The Light in the Ruins
By Chris Bohjalian
New York: Doubleday (July 9, 2013)
309 pages, $25.95
Chris Bohjalian’s The Light in the Ruins is a taught, suspenseful page-turner. In somewhat of a departure from his previous works, Bohjalian’s new novel is darker, even flirting with the crime fiction genre. The novel is set at a beautiful estate in Tuscany that is dragged into the tragedy and destruction of World War II, along with the family that owns it, the Rosatis. From the first pages, however, Bohjalian makes clear we are in for something different here—this will not be a tragic war-time love story—as the novel starts with the grisly musings of a serial killer, describing the murder he is about to commit. Who is this madman and why is he doing this? Once the stage is set, the novel slowly unravels the mystery of who the murderer is and why he keeps killing. Bohjalian keeps the reader guessing throughout, making the book difficult to put down.
The novel is narrated from multiple perspectives: the nameless killer with murderous intent, the Rosatis struggling to deal with the violence and upheaval of World War II, and a tough female detective in the Florence police department who is investigating the murder that opens the novel. Light in the Ruins alternates between 1955 Florence during the murder investigation and 1943-45 at Villa Chimera, the Rosati family estate in Tuscany. The connections between what happened during the war at Villa Chimera and the horrible murders of 1955 are what propel the mystery to an eventual—and surprising—resolution.
The Rosatis are a noble Tuscan family who, in 1943, are trying to keep their family and beautiful way of life intact despite the war that is raging around them. At the time, the Nazi army is fully ensconced in Italy, and the Italian people are forced into the role of wary allies and hosts. Villa Chimera becomes an attractive target for the Nazis, who are enamored with Italian art and history. Antonio Rosati, the patriarch of the family, when faced with the inescapable presence of the Nazi army chooses the path of least resistance and welcomes the local Nazi contingent from Florence into his home. These German officials are interested in the ancient Etruscan ruins on the property and visit repeatedly to inspect them and enjoy the Rosati’s hospitality. Antonio’s son Vittore is a soldier but spends his time off the battlefield as a representative of the Italian military at the Uffizi museum in Florence, assisting—and in some instances covertly preventing—the Nazi theft of Italian masterpieces. Vittore’s brother, Marco, is a soldier bracing for an Allied invasion in Sicily. His wife Francesca and two children live at the Villa Chimera with his parents and sister.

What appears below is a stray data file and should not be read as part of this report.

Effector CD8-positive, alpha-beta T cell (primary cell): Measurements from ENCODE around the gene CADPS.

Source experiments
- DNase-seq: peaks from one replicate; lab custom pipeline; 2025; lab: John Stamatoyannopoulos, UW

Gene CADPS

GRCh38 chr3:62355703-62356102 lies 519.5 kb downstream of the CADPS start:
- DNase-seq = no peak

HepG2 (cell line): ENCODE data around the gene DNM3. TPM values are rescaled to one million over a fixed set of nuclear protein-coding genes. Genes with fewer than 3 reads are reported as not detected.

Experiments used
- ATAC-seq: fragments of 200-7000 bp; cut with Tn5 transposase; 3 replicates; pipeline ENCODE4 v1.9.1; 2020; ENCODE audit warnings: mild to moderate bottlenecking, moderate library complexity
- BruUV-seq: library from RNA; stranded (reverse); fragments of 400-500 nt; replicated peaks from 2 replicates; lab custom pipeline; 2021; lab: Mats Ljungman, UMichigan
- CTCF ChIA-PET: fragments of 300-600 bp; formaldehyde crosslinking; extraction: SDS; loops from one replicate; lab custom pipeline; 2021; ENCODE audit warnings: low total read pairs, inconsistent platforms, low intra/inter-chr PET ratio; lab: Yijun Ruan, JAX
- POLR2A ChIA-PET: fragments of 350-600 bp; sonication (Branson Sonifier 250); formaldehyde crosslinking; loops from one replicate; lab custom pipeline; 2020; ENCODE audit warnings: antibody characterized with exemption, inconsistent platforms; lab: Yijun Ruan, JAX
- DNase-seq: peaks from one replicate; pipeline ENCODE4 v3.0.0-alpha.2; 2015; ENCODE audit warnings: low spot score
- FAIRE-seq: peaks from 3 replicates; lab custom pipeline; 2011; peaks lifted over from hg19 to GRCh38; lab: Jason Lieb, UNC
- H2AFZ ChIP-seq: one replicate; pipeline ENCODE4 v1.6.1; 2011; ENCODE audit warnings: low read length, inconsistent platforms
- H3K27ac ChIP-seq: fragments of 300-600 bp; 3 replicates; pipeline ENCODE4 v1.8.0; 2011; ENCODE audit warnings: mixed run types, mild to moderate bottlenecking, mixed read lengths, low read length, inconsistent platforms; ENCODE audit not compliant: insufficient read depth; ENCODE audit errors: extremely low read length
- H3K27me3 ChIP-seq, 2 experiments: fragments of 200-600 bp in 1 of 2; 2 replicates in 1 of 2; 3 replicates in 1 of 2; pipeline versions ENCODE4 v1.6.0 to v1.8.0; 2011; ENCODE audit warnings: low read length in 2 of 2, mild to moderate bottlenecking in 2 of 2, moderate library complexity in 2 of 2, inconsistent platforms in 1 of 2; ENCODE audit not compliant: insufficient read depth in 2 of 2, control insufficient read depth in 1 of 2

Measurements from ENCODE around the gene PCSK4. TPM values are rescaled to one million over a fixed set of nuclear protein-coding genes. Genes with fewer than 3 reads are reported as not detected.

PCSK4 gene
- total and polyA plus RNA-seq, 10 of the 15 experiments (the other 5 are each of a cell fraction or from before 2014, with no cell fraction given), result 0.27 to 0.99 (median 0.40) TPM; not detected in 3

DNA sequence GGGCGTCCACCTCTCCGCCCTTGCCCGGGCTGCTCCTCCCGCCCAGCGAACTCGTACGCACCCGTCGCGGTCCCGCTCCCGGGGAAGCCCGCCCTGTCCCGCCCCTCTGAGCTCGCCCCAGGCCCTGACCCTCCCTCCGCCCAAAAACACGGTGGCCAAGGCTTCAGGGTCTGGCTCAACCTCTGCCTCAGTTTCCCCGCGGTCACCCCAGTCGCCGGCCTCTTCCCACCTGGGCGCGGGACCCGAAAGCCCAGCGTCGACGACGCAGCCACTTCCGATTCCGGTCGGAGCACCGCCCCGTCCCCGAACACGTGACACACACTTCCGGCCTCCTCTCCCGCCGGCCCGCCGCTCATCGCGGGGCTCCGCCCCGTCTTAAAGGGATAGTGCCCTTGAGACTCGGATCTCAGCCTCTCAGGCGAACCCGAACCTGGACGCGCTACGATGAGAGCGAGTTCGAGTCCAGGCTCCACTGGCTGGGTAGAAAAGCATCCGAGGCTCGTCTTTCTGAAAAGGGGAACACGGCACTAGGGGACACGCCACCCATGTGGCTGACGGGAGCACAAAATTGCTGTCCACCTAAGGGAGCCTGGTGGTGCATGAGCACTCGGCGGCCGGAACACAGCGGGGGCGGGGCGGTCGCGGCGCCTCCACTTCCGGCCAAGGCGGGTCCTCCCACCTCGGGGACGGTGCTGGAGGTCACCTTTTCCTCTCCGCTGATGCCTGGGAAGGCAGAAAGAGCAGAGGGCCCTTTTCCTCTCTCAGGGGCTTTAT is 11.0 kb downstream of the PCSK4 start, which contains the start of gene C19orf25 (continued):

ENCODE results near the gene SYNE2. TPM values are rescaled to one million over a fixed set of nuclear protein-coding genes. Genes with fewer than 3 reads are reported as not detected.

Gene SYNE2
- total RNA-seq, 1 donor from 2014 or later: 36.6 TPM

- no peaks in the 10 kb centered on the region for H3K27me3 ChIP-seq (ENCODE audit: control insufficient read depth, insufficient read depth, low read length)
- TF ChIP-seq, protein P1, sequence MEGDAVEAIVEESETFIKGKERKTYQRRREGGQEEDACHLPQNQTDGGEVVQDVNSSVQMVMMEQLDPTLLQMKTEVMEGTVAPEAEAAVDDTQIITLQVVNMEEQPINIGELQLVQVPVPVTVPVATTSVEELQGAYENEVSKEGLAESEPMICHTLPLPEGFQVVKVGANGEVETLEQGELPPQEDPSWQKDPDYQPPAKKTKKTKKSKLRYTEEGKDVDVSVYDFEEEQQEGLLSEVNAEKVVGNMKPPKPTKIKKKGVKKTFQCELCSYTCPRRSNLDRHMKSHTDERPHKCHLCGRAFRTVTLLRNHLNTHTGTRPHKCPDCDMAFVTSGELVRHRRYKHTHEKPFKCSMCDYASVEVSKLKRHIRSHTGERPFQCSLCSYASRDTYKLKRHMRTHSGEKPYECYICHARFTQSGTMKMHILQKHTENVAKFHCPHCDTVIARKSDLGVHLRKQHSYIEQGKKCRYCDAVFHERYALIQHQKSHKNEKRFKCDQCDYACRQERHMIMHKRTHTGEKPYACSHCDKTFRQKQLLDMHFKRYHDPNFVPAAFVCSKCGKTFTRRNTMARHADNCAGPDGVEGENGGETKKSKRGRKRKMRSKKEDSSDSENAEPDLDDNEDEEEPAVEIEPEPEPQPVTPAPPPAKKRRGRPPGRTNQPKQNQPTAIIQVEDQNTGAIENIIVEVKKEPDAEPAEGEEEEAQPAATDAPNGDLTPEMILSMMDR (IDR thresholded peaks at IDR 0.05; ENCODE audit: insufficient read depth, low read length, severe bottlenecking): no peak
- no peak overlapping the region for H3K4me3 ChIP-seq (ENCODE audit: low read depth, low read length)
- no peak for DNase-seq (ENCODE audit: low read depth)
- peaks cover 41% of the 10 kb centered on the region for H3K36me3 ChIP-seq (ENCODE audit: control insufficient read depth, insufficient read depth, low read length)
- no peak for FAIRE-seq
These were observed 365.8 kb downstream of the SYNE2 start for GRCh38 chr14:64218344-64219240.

Antonio’s youngest daughter, Cristina, is 18 years old. She is both pampered and innocent, stuck at the Villa because of the war. Cristina occupies her time playing with her niece and nephew (Marco’s children) and riding her beloved horse Arabella. Her ill-fated romance with a Nazi soldier who works with her brother becomes the focus of the story set during the war. As the situation of the Germans in Italy deteriorates, Cristina’s romance complicates her family’s fate.
The more weathered women of Villa Chimera—the marchesa, the haughty Beatrice and her sharp-tongued sister-in-law Francesca—counter Cristina’s sweetness. It is Francesca who is the victim of the mysterious serious killer. Shortly after the novel begins she is found, in 1955, murdered in her apartment with her heart cut out of her body. While once a close-knit family, 10 years later the Rosatis have become fractured as a result of the damage done to them during the war.
The detective assigned to the case, Serafina Bettini, is the central and most compelling character in the novel. She fought as a partisan during the war and was severely burned, leaving her scarred both physically and emotionally. Serafina is a trailblazer; there are no other women in the Florence police department, much less in the murder squad. After Francesca is murdered, another murder soon reveals that the former was not random and that someone is targeting the Rosati family. Serafina is convinced that uncovering the family’s wartime past will lead to the killer. By looking backwards, however, Serafina is forced to confront her own suppressed memories of the war and why the family’s Tuscan estate, Villa Chimera, is so familiar to her.
In Serafina, Bohjalian has perhaps created his most complex and compelling lead character. Bohjalian does not shy away from Serafina’s darkness; the scars from the war fuel her determination rather than make her tragic. The novel is expertly paced, and as Serafina desperately tries to solve the murder and save the surviving members of the Rosati family, Bohjalian also reveals the dark secrets from the war that haunt both Serafina and the Rosatis. By tying the mystery of the Rosatis’ killer to Serafina’s past, Bohjalian effortlessly turns a work of historical fiction into a breathless whodunit. The Light in the Ruins is arguably Bohjalian’s most accomplished work to date.
Wendy Plotkin is a litigation attorney at a Boston area biotechnology company. Her book review and cooking blog can be found at www.bookcooker.blogspot.com. She also writes book reviews for the Armenian Weekly.